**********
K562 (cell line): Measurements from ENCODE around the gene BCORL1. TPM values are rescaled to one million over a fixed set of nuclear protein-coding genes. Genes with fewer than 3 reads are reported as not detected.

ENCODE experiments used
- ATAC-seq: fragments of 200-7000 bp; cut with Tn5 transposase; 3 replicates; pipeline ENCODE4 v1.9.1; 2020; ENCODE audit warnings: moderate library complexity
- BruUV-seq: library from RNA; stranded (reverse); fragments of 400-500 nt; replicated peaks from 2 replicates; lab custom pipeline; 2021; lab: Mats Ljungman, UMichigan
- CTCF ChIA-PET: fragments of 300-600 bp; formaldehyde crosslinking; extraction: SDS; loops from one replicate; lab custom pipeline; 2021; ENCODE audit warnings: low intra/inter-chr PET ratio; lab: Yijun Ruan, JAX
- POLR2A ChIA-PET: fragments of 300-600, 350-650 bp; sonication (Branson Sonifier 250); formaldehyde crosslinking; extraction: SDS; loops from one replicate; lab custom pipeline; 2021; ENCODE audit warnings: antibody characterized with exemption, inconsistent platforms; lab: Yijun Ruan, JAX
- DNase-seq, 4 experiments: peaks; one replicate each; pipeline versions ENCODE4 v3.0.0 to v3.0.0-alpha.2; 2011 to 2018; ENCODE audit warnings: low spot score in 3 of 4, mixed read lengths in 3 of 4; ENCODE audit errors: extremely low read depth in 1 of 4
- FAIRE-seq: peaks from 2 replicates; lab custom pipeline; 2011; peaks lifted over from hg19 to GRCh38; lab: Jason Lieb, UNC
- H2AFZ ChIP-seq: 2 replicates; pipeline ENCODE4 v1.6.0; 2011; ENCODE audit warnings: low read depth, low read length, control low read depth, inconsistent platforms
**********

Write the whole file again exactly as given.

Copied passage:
K562 (cell line): Measurements from ENCODE around the gene BCORL1. TPM values are rescaled to one million over a fixed set of nuclear protein-coding genes. Genes with fewer than 3 reads are reported as not detected.

ENCODE experiments used
- ATAC-seq: fragments of 200-7000 bp; cut with Tn5 transposase; 3 replicates; pipeline ENCODE4 v1.9.1; 2020; ENCODE audit warnings: moderate library complexity
- BruUV-seq: library from RNA; stranded (reverse); fragments of 400-500 nt; replicated peaks from 2 replicates; lab custom pipeline; 2021; lab: Mats Ljungman, UMichigan
- CTCF ChIA-PET: fragments of 300-600 bp; formaldehyde crosslinking; extraction: SDS; loops from one replicate; lab custom pipeline; 2021; ENCODE audit warnings: low intra/inter-chr PET ratio; lab: Yijun Ruan, JAX
- POLR2A ChIA-PET: fragments of 300-600, 350-650 bp; sonication (Branson Sonifier 250); formaldehyde crosslinking; extraction: SDS; loops from one replicate; lab custom pipeline; 2021; ENCODE audit warnings: antibody characterized with exemption, inconsistent platforms; lab: Yijun Ruan, JAX
- DNase-seq, 4 experiments: peaks; one replicate each; pipeline versions ENCODE4 v3.0.0 to v3.0.0-alpha.2; 2011 to 2018; ENCODE audit warnings: low spot score in 3 of 4, mixed read lengths in 3 of 4; ENCODE audit errors: extremely low read depth in 1 of 4
- FAIRE-seq: peaks from 2 replicates; lab custom pipeline; 2011; peaks lifted over from hg19 to GRCh38; lab: Jason Lieb, UNC
- H2AFZ ChIP-seq: 2 replicates; pipeline ENCODE4 v1.6.0; 2011; ENCODE audit warnings: low read depth, low read length, control low read depth, inconsistent platforms